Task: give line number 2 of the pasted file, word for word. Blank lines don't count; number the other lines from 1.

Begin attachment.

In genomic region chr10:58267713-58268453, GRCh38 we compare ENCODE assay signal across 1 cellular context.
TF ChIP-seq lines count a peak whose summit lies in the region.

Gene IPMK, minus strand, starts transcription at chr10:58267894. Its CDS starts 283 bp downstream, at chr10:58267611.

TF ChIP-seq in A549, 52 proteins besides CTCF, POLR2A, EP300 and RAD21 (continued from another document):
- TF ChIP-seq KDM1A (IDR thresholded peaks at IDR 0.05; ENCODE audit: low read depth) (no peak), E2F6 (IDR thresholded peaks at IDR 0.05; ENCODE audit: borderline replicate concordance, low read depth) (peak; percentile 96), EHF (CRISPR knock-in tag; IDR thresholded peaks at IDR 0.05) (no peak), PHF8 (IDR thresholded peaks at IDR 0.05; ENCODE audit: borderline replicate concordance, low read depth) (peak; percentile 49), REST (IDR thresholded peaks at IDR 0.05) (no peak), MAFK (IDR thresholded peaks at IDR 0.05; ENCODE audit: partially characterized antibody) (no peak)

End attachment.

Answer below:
TF ChIP-seq lines count a peak whose summit lies in the region.